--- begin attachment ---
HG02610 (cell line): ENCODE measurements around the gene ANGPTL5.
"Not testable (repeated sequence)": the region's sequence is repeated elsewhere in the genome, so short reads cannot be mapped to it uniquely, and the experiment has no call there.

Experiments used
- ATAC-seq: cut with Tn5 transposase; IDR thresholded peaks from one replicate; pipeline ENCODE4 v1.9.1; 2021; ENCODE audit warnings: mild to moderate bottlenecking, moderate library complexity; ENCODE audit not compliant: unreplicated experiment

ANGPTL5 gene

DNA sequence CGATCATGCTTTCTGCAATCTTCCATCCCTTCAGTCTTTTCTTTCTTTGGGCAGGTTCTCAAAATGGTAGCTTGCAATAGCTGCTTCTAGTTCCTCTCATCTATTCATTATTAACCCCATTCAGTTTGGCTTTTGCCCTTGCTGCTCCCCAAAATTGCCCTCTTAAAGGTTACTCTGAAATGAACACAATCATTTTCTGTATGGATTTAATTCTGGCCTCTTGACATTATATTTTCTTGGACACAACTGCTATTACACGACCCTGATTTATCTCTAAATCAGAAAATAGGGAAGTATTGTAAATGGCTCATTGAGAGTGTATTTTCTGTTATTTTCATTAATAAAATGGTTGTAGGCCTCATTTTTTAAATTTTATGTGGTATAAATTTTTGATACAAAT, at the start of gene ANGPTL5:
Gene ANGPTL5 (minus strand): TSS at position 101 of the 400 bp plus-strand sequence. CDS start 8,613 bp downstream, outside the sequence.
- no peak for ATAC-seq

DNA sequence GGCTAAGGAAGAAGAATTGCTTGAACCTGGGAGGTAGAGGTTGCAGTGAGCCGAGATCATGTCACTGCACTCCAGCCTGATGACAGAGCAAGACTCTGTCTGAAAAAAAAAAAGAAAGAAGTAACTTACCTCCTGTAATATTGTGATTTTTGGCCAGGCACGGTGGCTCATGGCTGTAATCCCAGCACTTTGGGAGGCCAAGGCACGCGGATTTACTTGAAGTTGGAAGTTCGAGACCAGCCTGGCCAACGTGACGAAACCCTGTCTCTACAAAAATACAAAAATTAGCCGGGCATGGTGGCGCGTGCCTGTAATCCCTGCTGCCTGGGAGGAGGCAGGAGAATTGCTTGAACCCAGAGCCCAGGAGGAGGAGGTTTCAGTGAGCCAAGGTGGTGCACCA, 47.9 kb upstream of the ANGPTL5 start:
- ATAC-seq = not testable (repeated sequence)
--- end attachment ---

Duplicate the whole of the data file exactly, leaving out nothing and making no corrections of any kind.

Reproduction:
HG02610 (cell line): ENCODE measurements around the gene ANGPTL5.
"Not testable (repeated sequence)": the region's sequence is repeated elsewhere in the genome, so short reads cannot be mapped to it uniquely, and the experiment has no call there.

Experiments used
- ATAC-seq: cut with Tn5 transposase; IDR thresholded peaks from one replicate; pipeline ENCODE4 v1.9.1; 2021; ENCODE audit warnings: mild to moderate bottlenecking, moderate library complexity; ENCODE audit not compliant: unreplicated experiment

ANGPTL5 gene

DNA sequence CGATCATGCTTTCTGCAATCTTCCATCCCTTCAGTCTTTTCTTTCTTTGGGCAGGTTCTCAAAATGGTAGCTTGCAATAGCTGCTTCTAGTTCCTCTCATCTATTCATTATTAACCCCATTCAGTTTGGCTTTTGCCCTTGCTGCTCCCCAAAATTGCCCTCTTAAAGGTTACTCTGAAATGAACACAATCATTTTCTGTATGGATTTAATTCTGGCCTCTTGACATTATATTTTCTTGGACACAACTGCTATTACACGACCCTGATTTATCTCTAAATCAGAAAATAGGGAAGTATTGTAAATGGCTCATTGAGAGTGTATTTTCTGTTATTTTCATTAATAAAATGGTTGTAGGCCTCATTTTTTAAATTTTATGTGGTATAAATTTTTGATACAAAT, at the start of gene ANGPTL5:
Gene ANGPTL5 (minus strand): TSS at position 101 of the 400 bp plus-strand sequence. CDS start 8,613 bp downstream, outside the sequence.
- no peak for ATAC-seq

DNA sequence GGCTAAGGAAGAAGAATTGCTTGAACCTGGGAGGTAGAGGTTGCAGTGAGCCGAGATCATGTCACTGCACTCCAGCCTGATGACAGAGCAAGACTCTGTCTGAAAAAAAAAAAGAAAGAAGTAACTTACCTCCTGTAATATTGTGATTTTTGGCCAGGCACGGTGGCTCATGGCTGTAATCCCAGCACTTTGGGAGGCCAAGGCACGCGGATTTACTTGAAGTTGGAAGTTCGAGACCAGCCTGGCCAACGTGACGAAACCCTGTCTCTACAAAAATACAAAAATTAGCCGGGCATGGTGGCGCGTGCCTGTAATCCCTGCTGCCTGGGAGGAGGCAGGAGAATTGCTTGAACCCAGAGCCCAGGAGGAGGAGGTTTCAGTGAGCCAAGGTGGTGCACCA, 47.9 kb upstream of the ANGPTL5 start:
- ATAC-seq = not testable (repeated sequence)